This looks as though it could have been photographed on the launch
INTRODUCTION November 1968 production to December 1973 BODY coupe; 2-doors, 2+2-seats; weight 1300 880kg (1940.05lb) 1300GT 900kg (1984.14lb); 1600 GT 920kg (2028.23lb) ENGINE 1300 4-cylinders, in-line; front; 80.98mm x 62.99mm, 1298cc; compr 9.0:1; 42.51kW (57bhp) @ 5500rpm; 9.2mkg Nm (lbft) @ 2500rpm; 32.8kW/l (43.9bhp/l). 1300GT 53.69kW (72bhp) @5500rpm. 1600 87.65x66mm; 1593cc; 53.69kW (72bhp). GT 65.62kW (88bhp) @ 5700rpm ENGINE STRUCTURE pushrod ohv, chain-driven camshaft; cast iron cylinder head and block; Ford GPD carburettor; centrifugal and vacuum ignition; mechanical fuel pump; 5-bearing crankshaft. 1300GT and 1600 Weber 320 carburettor; 1600GT Weber compound. TRANSMISSION rear wheel drive; 19cm (7.5in) diaphragm spring cable-operated clutch; 4-speed manual all-synchromesh gearbox; hypoid bevel final drive 4.125:1 (1300) 3.89:1 (1600). Borg Warner 35 automatic available 1300 GT, 1600, final drive 1600GT 3.777:1 CHASSIS steel monocoque structure; ifs by MacPherson struts and anti roll bar; live rear axle with half-elliptic springs and radius rods, telescopic dampers; Girling hydraulic 24.1cm (9.49in) disc brakes at front (optional 1300s), 24.4cm (9.61in) GT and 1600; 20.32cm (8in) rear drums; dual circuit; vacuum servo; rack and pinion steering; 48l (10.56gal)(12.68USgal) fuel tank; 6.00-13 cross-ply 1300, 165-13 GT and 1600 radial-ply, 4.5rims DIMENSIONS wheelbase 256cm (100.79in) track front 134.5cm (52.95in) rear 132cm (51.97in) length 426cm (167.72in) width 164.5cm (64.76in) height 129cm (50.79in) GT and 1600 128cm (50.39in) ground clearance11.5cm (4.53in) turning circle 9.75metres (32ft) EQUIPMENT SLR pack £79 12s 10d (£79.64p); fixed seat belts £8.49p, inertia reel belts £14.01p PERFORMANCE maximum speed 1300 138kph (85.96mph), 1300GT and 1600 150kph (93.44mph), 1600GT 160kph (99.66mph) 1300 26.2kph (16.32mph) @ 1000rpm; 1600GT 28.8kph (17.94mph) 0-100kph (62mph) 19sec; 13sec 1600GT
fuel consumption 9.1l/100km (31.04mpg); 9.8l/100km (28.83mpg) 1600GT PRICE 1300, £682, £890 7s 10d (£890.39p) including PT; 1300GT £985 70p; 1600 £936.9p; 1600GT £1041.83p PRODUCTION 374,700 UK Capris
1969 Capri 2000 GT, 3000 GT
The one-shape-fits-all recipe of the Capri was well judged. Buyers rang the changes with engines and accessory packs to their hearts’ content. Rear axle radius arms had been deleted from Cortina GTs on the grounds of road noise; they were reinstated on the Capri to provide GT handling and developed with care so that there was negligible sacrifice in noise vibration and harshness, the celebrated NVH (Noise, Vibration, Harshness) that Ford took seriously to compete with classic makes in the sporting or semi-sporting or even quasi-sporting field. By the dawn of the 1970s it did not much matter if a car was sporting or not, but it had to be refined, smooth-running, and if not completely quiet it had to make the right noises. The 2000GT V4 was not quite ready at launch, it went into production in March, the V6 3.0litre followed in September. The first addition to the range was the 3000E, technically the same as the 3000GT, but cosmetically upmarket and better equipped. In 1971 the 3.0 litre Essex V6 was revised with better breathing to provide more torque and 138bhp (102.91kW) instead of 128bhp (95.45kW), a change that was never applied to the same engine fitted to soon-to-be-replaced Zodiacs. The German Capri RS2600 was not sold in Britain and only 248 of the dramatic RS3100 with big-bore V6 of 1973 were ever made. INTRODUCTION November 1968 production to December 1973 BODY coupe; 2-doors, 2+2-seats; weight 2000GT 960kg (2116.42lb), V6 1056.89kg (2330lb) ENGINE 2000 4-cylinders, 60deg V; front; 93.66mm x 72.44mm, 1996cc; compr 8.9:1; 68.61kW (92bhp) @ 5250rpm; 141Nm (104lbft) @ 3600rpm; 34.4kW/l (46.1bhp/l). V6 93.66 x 72.4mm; 2994cc, 8.9:1; 95.45 kW (128bhp) @ 4750rpm; 235Nm (173lbft @ 3000rpm ENGINE STRUCTURE pushrod ohv, gear-driven camshaft; cast iron cylinder head and block; Weber 40 compound carburettor; centrifugal and vacuum ignition; mechanical fuel pump; 3-bearing crankshaft. V6, Weber 40DFA carburettor, 4-bearing crankshaft TRANSMISSION rear wheel drive; 22.86cm (9.0in) diaphragm spring cable-operated clutch; 4-speed manual all-synchromesh gearbox; hypoid bevel final drive 3.545:1; Borg Warner 35 automatic available. V6 3.22:1 final drive CHASSIS steel monocoque structure; ifs by MacPherson struts and anti roll bar; live rear axle with half-elliptic springs and radius rods, telescopic dampers; Girling hydraulic disc brakes at front, 24.4cm (9.61in); 20.32cm (8in) rear drums; dual circuit; vacuum servo; rack and pinion steering; 48l (10.56gal)(12.68USgal) fuel tank; 165-13 radial-ply tyres, 4.5rims DIMENSIONS wheelbase 256cm (100.79in) track front 134.5cm (52.95in) rear 132cm (51.97in) length 426cm (167.72in) width 164.5cm (64.76in) height 128cm (50.39in) ground clearance11.5cm (4.53in) turning circle 9.75metres (32ft) EQUIPMENT SLR pack £79 12s 10d (£79.64p); fixed seat belts £8.49p, inertia reel belts £14.01p PERFORMANCE maximum speed 171kph (106.52mph), V6 183kph (113.99mph) 30.6kph (19.06mph) @ 1000rpm, V6 33.4kph (20.8mph) 0-100kph (62mph) 11.3sec, V6 9.2sec fuel consumption 12.3l/100km (22.97mpg), V6 12l/100km (23.54mpg) PRICE £833, £1087 10s 7d (£1087.53p) including PT PRODUCTION 374,700 UK Capris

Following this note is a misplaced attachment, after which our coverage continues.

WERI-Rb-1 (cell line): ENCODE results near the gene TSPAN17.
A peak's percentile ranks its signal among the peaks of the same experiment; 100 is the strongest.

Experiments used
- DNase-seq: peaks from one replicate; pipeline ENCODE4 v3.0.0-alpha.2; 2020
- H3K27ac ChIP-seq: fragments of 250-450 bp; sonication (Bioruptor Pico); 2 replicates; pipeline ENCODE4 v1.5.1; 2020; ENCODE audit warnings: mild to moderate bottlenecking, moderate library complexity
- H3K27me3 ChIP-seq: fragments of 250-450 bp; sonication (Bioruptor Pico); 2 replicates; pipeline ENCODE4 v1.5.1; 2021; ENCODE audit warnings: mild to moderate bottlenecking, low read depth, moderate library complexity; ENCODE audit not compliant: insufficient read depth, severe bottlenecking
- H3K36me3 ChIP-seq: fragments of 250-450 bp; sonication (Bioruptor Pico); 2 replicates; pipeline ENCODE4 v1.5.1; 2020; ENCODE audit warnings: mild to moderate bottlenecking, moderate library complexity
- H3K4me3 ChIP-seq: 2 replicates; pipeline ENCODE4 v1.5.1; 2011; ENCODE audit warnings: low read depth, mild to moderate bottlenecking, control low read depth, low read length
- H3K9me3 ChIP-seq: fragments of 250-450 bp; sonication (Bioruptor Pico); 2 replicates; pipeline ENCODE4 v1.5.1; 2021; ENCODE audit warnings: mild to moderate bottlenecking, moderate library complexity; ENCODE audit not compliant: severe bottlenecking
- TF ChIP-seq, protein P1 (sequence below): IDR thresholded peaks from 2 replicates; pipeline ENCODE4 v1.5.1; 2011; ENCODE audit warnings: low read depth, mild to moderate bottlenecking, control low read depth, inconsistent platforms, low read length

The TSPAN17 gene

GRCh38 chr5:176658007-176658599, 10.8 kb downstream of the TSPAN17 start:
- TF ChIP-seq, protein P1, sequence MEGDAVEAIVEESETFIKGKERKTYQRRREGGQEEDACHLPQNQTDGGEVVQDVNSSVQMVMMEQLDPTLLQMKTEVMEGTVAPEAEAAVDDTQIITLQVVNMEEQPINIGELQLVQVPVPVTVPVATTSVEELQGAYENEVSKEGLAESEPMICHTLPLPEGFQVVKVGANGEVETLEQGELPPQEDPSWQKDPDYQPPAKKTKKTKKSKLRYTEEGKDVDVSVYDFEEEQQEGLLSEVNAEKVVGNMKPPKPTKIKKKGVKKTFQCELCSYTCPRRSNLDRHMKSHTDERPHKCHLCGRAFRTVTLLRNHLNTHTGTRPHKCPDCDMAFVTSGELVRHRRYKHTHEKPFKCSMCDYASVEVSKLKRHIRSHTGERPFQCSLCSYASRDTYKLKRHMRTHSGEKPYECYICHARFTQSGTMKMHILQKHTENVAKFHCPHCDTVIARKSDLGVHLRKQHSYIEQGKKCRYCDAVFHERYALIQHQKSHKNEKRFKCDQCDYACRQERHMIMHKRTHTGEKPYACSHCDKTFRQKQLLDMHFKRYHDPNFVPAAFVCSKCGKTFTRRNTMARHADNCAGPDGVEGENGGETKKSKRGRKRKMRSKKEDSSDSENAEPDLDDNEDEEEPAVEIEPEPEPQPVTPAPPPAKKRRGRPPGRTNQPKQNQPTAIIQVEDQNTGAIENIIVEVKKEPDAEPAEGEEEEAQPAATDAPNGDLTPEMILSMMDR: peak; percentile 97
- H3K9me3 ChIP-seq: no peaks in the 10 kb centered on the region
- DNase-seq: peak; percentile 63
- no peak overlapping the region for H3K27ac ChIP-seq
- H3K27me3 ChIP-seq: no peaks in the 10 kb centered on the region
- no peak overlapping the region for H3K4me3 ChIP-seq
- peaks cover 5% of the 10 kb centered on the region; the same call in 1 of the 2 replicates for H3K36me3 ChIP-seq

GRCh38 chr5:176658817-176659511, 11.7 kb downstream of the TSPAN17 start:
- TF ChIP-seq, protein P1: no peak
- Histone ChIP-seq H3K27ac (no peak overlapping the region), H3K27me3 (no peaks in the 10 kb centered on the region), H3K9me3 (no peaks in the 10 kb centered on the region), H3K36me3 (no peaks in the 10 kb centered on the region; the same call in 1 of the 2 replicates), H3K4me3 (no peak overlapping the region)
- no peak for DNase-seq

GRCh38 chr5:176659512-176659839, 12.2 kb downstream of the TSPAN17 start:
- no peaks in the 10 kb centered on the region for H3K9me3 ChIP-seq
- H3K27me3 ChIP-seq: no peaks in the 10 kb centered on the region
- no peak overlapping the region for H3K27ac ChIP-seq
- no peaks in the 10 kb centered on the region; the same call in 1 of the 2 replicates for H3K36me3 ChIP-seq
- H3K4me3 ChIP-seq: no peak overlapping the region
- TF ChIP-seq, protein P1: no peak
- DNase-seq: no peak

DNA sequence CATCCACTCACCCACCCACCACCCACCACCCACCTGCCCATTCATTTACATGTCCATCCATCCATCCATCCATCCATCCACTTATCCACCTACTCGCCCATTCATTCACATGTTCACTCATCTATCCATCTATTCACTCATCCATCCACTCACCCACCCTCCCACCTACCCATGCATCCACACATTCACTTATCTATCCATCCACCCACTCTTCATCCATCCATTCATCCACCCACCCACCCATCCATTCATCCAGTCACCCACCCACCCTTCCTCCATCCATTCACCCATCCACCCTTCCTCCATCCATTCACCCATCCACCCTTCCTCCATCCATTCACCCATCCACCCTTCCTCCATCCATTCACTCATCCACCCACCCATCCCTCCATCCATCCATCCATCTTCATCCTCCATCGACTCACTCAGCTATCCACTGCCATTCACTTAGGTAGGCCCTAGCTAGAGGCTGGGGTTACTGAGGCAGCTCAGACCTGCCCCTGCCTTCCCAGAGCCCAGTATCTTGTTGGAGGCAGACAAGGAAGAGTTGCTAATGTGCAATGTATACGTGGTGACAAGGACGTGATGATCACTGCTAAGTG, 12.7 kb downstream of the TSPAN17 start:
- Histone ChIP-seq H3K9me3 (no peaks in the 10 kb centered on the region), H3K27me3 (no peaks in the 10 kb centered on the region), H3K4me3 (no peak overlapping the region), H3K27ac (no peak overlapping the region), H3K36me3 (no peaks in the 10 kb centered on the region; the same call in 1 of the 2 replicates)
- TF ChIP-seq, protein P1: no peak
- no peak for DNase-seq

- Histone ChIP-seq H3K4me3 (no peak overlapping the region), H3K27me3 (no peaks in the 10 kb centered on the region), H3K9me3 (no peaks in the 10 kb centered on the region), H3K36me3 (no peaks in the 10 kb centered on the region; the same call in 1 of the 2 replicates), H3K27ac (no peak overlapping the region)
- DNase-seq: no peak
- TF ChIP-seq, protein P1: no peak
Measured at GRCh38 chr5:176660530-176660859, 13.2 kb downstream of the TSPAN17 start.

The Ford in Britain File; Dove Publishing Ltd http://www.dovepublishing.co.uk/